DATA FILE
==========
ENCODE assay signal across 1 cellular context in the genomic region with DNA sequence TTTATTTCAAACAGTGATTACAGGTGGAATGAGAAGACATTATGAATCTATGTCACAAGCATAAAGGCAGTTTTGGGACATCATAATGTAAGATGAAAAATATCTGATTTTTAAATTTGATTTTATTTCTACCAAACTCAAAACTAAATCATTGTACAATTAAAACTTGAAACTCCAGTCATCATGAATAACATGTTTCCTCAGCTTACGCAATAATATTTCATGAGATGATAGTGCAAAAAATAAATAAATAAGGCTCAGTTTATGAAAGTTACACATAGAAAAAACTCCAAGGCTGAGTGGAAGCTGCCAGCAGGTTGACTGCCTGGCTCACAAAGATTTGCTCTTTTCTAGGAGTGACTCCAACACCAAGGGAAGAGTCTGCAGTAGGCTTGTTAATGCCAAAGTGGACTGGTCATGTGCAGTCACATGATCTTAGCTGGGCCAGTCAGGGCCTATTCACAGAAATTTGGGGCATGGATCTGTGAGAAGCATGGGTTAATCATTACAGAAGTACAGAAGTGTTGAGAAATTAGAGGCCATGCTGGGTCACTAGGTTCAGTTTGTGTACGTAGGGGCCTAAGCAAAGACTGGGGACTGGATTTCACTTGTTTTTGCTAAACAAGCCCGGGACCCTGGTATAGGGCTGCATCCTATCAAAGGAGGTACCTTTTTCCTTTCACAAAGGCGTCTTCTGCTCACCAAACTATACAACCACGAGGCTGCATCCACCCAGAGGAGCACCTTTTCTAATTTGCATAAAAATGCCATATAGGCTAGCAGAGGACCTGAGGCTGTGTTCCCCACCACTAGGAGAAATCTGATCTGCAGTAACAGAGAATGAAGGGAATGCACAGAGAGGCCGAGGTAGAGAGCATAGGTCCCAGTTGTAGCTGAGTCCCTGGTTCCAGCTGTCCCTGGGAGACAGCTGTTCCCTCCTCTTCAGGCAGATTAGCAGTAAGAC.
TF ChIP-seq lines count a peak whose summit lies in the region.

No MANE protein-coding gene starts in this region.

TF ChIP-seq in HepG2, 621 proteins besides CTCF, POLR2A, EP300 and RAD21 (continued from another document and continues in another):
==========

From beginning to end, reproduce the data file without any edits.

ENCODE assay signal across 1 cellular context in the genomic region with DNA sequence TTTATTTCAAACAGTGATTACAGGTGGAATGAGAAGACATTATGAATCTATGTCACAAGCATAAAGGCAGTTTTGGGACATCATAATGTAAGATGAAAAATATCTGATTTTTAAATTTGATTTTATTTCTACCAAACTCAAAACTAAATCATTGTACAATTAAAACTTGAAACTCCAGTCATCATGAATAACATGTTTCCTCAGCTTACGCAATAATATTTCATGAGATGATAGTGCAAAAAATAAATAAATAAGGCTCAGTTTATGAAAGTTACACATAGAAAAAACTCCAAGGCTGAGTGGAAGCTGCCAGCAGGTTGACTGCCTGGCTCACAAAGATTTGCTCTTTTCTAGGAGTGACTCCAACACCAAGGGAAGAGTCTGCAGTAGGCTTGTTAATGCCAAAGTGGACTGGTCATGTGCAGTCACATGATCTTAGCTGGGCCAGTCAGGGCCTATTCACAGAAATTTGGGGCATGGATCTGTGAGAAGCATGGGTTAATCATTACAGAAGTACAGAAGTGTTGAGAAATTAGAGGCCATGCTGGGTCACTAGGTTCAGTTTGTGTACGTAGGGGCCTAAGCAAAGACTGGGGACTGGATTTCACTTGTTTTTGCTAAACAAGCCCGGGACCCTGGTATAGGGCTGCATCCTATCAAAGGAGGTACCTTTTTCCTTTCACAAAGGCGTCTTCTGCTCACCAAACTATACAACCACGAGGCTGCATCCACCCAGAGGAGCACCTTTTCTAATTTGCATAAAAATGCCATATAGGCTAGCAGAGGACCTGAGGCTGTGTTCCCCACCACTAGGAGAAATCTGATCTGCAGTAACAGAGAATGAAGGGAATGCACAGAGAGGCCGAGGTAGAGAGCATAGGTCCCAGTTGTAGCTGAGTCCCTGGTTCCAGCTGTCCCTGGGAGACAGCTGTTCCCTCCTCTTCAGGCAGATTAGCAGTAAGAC.
TF ChIP-seq lines count a peak whose summit lies in the region.

No MANE protein-coding gene starts in this region.

TF ChIP-seq in HepG2, 621 proteins besides CTCF, POLR2A, EP300 and RAD21 (continued from another document and continues in another):